Despite Texas Instruments chickening out of the Netbook market saying it doesn’t fancy competing with Intel, there are feistier players seeing disruptive traction in the new format.
“The PC platform has been the only universal platform, but that is changing”, Hossein Yassaie, CEO of Imagination Technologies, told last week’s IEF 2009, “people are trying to establish that kind of platform in other channels – some with software, like Google’s Android; some with hardware, like Apple.”
Now the interesting thing is that both Intel and Apple have stakes in Imagination. Apple has a 3.6% share of Imagination’s voting rights; Intel has 3.04%.
Yassaie’s vision is that the Cloud is the catalyst which changes everything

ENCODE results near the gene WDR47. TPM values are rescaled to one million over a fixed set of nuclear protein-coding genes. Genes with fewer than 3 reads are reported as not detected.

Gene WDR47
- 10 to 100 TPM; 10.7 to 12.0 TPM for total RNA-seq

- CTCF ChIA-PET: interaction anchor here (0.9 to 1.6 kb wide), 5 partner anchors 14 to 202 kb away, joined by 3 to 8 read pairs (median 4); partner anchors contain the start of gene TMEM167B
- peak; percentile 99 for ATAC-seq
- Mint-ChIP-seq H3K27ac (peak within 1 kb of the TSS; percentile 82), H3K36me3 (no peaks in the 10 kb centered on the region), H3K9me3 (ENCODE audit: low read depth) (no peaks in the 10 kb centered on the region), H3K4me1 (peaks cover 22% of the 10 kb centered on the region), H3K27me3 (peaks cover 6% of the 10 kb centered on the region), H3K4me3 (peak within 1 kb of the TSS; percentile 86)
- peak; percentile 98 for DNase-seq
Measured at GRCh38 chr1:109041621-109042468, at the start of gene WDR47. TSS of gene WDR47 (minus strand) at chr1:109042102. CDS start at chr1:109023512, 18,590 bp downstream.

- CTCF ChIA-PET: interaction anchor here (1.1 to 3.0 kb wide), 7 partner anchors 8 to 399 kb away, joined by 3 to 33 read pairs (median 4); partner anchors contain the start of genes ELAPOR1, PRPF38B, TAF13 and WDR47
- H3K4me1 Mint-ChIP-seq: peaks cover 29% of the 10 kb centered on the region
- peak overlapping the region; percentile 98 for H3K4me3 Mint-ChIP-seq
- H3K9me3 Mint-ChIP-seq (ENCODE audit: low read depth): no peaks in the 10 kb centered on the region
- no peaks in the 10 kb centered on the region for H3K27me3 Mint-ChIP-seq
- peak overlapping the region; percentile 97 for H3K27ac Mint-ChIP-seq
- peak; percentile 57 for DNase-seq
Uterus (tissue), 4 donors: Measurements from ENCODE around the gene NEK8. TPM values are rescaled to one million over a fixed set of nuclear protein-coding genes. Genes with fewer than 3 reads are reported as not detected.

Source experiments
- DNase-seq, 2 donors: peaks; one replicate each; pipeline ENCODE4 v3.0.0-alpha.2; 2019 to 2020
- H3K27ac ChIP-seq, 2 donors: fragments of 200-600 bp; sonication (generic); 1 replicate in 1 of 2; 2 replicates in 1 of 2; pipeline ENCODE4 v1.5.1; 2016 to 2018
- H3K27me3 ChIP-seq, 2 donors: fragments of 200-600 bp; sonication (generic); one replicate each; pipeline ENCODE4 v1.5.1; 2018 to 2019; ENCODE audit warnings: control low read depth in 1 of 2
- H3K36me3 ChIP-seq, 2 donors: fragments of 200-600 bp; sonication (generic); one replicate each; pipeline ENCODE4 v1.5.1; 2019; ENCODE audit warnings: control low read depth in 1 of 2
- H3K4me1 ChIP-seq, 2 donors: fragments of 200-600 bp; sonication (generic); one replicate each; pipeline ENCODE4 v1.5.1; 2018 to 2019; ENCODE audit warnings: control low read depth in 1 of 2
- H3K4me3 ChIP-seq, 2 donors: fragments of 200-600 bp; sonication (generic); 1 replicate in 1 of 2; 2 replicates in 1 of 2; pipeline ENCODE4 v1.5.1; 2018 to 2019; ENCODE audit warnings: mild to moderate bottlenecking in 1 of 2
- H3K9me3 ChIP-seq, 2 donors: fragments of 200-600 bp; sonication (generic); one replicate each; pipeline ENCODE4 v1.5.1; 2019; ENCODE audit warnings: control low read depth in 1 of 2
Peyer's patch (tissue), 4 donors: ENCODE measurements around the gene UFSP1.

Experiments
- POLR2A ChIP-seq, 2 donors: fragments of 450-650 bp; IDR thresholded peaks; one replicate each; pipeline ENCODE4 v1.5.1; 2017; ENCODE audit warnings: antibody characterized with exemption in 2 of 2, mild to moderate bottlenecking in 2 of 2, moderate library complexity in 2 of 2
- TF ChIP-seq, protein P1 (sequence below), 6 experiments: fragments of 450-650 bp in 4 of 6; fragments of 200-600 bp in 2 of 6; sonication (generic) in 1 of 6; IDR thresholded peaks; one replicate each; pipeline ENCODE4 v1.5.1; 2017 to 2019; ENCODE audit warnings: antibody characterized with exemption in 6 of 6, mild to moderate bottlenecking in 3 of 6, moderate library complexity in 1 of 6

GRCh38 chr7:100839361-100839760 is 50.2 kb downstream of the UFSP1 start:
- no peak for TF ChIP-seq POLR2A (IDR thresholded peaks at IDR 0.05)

“It’s astonishing that a semiconductor company should have a separate connectivity division”, Yassaie told the IEF, “everything should be connected. Connectivity should be in every device. Connecting chips to clouds is a hot area to be in.”
Why is it so important? Because, says Yassaie: “If you can deliver content directly to the consumer, you can create consumer ‘stickiness’.”
That’s maybe why network operators have approached Imagination about having SOCs made. The operators spend all their time trying to hang onto customers. They’d love to be able to sell them content.
And that’s maybe why Intel is taking such an interest in Imagination. “SOCs must be designed from the bottom up for power management”, said Yassaie, “taking a PC GPU and trying to make it low-power doesn’t work.”